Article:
South Dakota Soybean Checkoff pays to test for growing SCN population

February 28, 2024

Soybean cyst nematodes reduce yields and profits while sometimes avoiding detection for years.

“They feed on the roots of soybeans and actually form little cysts that hold the eggs on the outside of the root where the female was feeding,” said Dr. Madalyn Shires, plant pathology specialist at South Dakota State University.

Soybean cyst nematode is a significant pest and pathogen for soybean growers, according to Shires. No county in eastern South Dakota has avoided soybean cyst nematode infestations.

“Our numbers have been increasing dramatically with the last three years of drought that we’ve had,” she said. “The SCN is able to reproduce more generations each year whenever it’s hot, so our average numbers have really, really been increasing, especially over the last two years.”

Testing to determine whether a field has SCN is easy, according to Shires, who says the most accurate tests happen at harvest time but can take place any time the ground isn’t frozen.

“We recommend that producers take soil samples, the standard is 20 soil cores per every 20 acres of the field. Those soil cores can then be put together into one bag and sent to our South Dakota Plant Diagnostic Clinic,” said Shires. “For South Dakota producers specifically, our SCN testing is actually free, sponsored through a grant from the South Dakota Soybean Research and Promotion Council.”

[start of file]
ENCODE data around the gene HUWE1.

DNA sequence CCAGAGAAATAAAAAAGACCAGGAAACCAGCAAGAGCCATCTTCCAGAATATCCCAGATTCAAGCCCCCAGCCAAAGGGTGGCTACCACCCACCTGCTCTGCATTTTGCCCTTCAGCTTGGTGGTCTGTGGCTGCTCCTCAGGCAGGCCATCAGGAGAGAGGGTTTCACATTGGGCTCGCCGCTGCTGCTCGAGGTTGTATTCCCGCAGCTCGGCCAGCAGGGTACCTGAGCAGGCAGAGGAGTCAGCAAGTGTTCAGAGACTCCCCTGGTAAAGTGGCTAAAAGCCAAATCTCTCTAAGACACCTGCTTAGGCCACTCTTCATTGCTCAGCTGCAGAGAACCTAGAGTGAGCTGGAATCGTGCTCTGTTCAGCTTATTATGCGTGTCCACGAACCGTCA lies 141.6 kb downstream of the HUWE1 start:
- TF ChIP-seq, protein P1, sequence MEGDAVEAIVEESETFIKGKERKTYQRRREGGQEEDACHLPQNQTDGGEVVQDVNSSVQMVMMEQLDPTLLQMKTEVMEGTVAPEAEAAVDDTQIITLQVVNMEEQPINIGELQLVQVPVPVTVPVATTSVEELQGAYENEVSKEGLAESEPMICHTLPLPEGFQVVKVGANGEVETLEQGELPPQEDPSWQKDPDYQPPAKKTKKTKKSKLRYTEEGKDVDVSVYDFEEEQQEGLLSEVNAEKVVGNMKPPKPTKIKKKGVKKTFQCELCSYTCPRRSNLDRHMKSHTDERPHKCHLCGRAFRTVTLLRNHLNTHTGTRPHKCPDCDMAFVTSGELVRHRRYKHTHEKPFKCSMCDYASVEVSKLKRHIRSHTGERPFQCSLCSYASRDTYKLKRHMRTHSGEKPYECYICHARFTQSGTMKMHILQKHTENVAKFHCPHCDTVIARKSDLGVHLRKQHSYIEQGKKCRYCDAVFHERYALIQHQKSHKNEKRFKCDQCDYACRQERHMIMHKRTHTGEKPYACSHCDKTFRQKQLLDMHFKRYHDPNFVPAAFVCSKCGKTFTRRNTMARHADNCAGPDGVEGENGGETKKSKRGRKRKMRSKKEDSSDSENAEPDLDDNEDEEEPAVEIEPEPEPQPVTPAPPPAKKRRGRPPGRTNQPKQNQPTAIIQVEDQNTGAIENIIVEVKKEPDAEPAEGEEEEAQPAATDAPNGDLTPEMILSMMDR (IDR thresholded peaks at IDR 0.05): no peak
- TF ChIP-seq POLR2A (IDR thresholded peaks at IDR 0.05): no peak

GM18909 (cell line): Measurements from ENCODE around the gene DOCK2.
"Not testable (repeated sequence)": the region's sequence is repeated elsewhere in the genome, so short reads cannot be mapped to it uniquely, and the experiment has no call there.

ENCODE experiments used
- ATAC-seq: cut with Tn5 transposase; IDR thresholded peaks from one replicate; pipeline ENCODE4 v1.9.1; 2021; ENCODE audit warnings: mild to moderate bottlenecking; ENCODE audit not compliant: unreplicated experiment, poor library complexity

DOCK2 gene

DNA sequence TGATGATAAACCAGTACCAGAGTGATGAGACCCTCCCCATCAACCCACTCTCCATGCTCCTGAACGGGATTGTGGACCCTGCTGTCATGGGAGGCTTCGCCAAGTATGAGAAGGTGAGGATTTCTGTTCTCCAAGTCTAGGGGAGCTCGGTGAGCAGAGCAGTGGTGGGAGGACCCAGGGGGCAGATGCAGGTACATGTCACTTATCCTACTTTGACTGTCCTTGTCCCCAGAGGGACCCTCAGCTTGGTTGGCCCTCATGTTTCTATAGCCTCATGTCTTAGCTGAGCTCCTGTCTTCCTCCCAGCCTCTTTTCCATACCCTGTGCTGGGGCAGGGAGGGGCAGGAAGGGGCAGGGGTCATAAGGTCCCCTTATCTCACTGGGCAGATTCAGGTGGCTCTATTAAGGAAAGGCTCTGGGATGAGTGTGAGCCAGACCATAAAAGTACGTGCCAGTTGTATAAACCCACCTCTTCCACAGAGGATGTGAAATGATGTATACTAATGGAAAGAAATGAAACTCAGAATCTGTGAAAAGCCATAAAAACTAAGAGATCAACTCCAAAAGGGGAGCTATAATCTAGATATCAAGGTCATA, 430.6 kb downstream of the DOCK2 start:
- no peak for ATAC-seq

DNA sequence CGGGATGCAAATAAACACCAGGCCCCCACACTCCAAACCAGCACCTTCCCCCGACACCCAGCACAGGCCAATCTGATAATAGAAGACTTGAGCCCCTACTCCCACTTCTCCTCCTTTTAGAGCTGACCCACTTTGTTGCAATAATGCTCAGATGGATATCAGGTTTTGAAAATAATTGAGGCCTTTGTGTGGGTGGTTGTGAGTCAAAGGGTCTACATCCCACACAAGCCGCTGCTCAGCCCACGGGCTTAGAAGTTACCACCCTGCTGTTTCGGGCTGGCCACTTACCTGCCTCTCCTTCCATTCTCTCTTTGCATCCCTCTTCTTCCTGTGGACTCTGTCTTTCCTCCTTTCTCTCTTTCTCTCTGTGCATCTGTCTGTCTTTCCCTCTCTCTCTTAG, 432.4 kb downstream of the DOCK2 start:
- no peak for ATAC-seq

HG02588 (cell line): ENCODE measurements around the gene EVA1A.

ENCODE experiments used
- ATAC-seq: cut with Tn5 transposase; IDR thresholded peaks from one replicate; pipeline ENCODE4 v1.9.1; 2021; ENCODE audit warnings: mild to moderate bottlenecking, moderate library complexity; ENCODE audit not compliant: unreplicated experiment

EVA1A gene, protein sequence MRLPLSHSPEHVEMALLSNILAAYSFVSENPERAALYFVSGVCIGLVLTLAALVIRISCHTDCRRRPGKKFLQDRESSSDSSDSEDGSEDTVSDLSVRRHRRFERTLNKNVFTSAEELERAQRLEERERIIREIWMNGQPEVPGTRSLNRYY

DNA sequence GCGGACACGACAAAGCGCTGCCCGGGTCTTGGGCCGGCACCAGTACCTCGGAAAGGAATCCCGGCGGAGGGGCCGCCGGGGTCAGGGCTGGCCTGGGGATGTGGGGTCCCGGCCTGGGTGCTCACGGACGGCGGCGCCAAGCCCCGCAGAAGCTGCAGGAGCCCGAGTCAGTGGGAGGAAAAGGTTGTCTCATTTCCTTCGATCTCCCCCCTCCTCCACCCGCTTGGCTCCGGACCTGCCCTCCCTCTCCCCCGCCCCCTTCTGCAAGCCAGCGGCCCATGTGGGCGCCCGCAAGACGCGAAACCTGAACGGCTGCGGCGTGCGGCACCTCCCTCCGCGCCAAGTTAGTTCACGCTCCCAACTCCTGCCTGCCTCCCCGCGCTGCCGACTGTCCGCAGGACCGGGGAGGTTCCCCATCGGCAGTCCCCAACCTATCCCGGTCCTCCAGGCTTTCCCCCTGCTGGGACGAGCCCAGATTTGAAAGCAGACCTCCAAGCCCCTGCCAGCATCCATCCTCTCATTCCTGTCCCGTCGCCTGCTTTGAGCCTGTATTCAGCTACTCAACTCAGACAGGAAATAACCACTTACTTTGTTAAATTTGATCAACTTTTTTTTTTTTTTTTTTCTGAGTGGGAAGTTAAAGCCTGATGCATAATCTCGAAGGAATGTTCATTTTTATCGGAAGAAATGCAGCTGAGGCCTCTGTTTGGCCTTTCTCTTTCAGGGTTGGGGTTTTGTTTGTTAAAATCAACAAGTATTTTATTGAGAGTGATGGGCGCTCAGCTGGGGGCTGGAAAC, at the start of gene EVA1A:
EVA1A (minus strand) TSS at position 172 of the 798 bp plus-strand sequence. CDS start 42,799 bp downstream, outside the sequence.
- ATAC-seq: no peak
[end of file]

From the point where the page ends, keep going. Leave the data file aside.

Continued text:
The South Dakota Soybean Checkoff also pays for HG-typing when SCN populations are particularly heavy. HG-typing provides a picture of what soybean variety is allowing an SCN population to thrive.

“[HG-typing is] a very costly, long process, and so we’re able to completely cover that for producers. It’s awesome having that support from the Soybean Council; they’re also supporting some research in my lab to look at having better rapid diagnostic tools for SCN,” she said. “It’s very, very impactful, especially for those of us that work with SCN.”